Creepy Folk Horror Thriller On Disney+ Takes Inspiration From An All-Time Classic

By Robert Scucci | Published

lord of misrule

I’m ashamed to admit that when I first saw the cover photo for Lord of Misrule on the Hulu section of Disney+, I wasn’t wearing my glasses and my projector wasn’t yet fully focused. Thinking that I was reading “Lord of Minstrels,” I was expecting a movie about a psychotic juggler and acrobat who played the lute and beheaded whoever displeased him. As it turns out, I wasn’t going to go on a festive jaunt through medieval Europe, but was instead subjected to a horrifying plot about ritual human sacrifice for harvest not unlike the original version of The Wicker Man.

The Set-Up

Lord of Misrule is a tense folk horror film that takes place in a small, tight-knit rural community. Tuppence Middleton’s Rebecca Holland is trying to live a simple life with her husband, Henry (Matt Stokoe), and her soon-to-be-missing daughter, Grace (Evie Templeton). Though Rebecca is a newly appointed minister in the community, it’s clear that most of the town’s inhabitants worship an entirely different deity that they try to play off as a fun form of folklore that they celebrate every year at the harvest festival.

While becoming fully immersed in the lore surrounding a demon spirit named Gallowgog, I immediately realized that this movie wasn’t going to be a fun one. It doesn’t take long for Grace to go missing, and for Rebecca to realize that the town’s entire population knows something that she doesn’t in Lord of Misrule. Rebecca’s suspicions are further validated when neither the local police or her friends seem too concerned about finding Grace.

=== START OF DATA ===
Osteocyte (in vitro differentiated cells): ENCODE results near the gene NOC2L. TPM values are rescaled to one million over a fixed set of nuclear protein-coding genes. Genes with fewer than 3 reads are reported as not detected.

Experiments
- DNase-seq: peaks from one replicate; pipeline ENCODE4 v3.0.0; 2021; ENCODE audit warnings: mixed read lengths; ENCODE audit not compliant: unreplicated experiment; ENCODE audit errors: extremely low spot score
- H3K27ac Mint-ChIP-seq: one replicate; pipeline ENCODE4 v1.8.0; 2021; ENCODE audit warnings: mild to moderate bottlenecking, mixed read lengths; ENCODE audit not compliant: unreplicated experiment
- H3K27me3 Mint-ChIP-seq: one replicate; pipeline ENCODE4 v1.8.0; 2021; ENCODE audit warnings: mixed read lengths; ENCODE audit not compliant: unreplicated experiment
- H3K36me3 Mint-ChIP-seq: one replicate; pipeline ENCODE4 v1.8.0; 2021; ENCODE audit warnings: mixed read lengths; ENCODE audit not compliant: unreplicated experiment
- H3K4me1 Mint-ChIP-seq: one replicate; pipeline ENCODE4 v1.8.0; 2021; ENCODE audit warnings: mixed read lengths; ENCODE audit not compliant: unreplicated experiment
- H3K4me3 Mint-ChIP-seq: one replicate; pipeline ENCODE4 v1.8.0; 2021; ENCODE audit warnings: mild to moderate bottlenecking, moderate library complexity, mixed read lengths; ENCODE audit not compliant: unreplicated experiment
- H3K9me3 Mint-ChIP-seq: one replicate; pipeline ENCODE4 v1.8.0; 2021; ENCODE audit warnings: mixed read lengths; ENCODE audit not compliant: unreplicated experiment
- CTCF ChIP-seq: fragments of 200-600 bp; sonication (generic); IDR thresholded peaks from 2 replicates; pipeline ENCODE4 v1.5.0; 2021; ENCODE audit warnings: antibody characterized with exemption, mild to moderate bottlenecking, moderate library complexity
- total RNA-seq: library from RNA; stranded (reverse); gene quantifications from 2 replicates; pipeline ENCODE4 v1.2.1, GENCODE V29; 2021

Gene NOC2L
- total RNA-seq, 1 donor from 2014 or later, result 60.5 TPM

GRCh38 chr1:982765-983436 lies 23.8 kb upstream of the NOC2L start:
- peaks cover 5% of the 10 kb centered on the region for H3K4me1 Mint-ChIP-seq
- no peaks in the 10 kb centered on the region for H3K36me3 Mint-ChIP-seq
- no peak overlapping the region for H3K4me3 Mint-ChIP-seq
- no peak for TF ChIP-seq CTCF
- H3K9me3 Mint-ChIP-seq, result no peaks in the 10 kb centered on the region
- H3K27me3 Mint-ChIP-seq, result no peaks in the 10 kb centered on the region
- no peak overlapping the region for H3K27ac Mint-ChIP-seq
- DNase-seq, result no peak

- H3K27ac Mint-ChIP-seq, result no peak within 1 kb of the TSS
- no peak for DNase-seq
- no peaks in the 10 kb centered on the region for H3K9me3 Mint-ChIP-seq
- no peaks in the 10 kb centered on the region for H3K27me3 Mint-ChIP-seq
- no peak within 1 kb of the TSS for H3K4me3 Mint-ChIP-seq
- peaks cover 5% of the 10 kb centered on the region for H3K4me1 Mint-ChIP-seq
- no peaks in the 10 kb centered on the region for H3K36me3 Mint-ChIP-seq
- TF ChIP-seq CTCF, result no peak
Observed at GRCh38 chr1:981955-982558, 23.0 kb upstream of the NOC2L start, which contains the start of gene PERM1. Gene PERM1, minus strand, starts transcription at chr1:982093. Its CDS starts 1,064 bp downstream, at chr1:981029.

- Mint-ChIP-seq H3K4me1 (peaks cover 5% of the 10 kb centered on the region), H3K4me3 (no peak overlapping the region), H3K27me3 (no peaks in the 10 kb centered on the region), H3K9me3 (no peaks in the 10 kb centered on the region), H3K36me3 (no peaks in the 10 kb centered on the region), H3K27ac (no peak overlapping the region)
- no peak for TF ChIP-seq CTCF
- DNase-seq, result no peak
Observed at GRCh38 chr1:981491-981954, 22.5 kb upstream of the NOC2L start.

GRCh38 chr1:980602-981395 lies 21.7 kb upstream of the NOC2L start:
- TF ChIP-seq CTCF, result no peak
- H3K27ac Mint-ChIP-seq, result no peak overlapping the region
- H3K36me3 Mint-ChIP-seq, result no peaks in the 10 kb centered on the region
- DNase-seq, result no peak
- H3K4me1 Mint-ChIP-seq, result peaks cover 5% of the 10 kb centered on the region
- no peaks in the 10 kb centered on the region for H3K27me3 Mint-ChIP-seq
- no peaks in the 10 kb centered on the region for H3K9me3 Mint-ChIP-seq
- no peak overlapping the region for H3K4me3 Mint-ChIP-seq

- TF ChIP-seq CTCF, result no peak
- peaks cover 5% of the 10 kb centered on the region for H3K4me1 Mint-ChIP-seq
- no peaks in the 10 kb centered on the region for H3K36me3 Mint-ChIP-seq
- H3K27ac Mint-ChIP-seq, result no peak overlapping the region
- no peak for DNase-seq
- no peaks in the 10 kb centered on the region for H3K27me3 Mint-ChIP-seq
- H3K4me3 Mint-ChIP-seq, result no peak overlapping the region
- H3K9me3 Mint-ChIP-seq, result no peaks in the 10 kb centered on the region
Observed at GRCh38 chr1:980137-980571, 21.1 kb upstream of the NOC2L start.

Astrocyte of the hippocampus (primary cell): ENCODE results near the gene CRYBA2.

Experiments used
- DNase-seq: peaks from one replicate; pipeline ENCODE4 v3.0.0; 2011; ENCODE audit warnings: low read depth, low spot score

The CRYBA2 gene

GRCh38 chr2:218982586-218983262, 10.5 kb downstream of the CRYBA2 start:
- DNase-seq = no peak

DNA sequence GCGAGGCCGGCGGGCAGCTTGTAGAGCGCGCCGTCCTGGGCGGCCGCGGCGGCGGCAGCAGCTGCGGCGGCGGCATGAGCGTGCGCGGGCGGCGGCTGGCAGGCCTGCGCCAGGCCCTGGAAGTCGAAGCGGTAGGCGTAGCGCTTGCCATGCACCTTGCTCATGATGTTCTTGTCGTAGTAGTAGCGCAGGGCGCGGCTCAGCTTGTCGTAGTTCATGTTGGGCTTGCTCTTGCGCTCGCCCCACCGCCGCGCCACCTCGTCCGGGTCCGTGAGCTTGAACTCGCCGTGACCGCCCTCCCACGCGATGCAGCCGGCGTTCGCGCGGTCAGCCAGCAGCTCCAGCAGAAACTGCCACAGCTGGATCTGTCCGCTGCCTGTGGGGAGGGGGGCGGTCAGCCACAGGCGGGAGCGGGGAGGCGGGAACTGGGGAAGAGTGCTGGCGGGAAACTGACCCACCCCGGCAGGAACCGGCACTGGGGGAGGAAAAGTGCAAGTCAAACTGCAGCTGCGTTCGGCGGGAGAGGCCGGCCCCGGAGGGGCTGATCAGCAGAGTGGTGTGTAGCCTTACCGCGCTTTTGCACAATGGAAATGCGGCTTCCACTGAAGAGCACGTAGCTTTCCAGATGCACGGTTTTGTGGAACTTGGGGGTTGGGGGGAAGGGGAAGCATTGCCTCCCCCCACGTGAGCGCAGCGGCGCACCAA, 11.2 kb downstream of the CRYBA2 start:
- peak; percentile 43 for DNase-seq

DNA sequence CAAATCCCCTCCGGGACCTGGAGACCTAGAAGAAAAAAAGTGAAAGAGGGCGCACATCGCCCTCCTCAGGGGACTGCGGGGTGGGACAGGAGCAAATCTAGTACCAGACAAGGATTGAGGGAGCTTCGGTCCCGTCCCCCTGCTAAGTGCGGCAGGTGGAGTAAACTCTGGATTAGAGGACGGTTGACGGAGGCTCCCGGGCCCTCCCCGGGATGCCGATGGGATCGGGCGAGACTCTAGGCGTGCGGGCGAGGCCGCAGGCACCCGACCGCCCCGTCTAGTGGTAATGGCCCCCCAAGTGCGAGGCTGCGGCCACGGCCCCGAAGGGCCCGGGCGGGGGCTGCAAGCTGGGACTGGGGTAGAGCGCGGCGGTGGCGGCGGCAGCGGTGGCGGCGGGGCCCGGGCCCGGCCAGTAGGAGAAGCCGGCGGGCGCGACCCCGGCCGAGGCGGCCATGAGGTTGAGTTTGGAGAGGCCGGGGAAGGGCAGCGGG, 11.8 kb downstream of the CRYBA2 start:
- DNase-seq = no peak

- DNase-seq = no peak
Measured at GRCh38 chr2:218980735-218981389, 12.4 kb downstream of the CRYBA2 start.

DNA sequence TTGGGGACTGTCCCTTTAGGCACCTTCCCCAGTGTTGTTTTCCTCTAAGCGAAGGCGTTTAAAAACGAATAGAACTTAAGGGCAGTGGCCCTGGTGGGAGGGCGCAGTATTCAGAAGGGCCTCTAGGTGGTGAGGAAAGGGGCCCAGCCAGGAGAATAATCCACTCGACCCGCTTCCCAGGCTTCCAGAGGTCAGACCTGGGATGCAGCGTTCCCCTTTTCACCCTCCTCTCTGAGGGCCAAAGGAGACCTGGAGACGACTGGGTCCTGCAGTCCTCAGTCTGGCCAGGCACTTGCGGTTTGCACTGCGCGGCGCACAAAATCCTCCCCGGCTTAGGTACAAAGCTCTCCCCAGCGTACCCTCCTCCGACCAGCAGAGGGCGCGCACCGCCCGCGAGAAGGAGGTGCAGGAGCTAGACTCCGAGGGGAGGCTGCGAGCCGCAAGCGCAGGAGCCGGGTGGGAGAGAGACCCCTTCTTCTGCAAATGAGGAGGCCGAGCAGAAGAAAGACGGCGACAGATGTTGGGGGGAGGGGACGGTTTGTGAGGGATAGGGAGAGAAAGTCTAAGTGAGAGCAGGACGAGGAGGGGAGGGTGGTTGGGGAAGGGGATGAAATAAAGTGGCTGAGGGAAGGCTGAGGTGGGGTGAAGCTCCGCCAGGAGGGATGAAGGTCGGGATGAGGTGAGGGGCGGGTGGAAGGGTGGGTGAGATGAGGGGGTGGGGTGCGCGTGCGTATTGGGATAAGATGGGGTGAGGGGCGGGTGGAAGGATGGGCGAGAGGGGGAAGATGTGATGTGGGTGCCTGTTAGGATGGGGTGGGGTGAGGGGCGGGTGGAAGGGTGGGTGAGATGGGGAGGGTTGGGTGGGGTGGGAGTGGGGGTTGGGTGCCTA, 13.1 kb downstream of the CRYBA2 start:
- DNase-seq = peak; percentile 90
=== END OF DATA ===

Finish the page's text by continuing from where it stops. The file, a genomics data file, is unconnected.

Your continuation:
The Townsfolk

Lord of Misrule moves forward into some truly unsettling territory when the townsfolk’s intentions become clear. When Jocelyn Abney (Ralph Ineson), one of the villagers, reveals to Rebecca that his own child went missing years ago under the same suspicious circumstances, he seems to be okay with the fact that whoever (or whatever) took his child away from him “stands in the fields and waits.” Knowing that she has a finite amount of time to find her daughter if she wants to see her alive again, Rebecca leaves no stone unturned in her attempts to locate, and save, Grace from some sort of centuries-old Pagan ritual sacrifice.

The Performances Are Brilliant

It goes without saying that plots like the one that plays out in Lord of Misrule have been done before, but this film holds its own because of its beautiful photography and strong performances. I was especially fond of Alexa Goodall’s portrayal of a young village girl named Bryony Furleigh who is clearly in the know, but knows better than to tell Rebecca exactly what’s in store for Grace. As the villagers get further wrapped up in their annual harvest festivities, their menacing chants fold into the already sinister film score, which successfully made the hairs on the back of my neck stand up.

A Folk Horror Classic

The chanting, praying, secret rooms, indifferent villagers, and creepy animal masks are the ingredients that make Lord of Misrule such a memorable experience. If you walked away from watching folk horror films like Midsommar, The Wicker Man, or The Babadook with a profound sense of unease, you’ll feel the same way after watching this film. You’ll notice a healthy amount of thematic similarities between these titles, but Lord of Misrule is executed so well that it’s worthy of your attention for its cinematography and sound design alone.

Stream It Now


If you want to give Lord of Misrule a go, you can stream it through the Hulu section of Disney+. Just make sure you stream it before the upcoming fall harvest if you want to play it safe.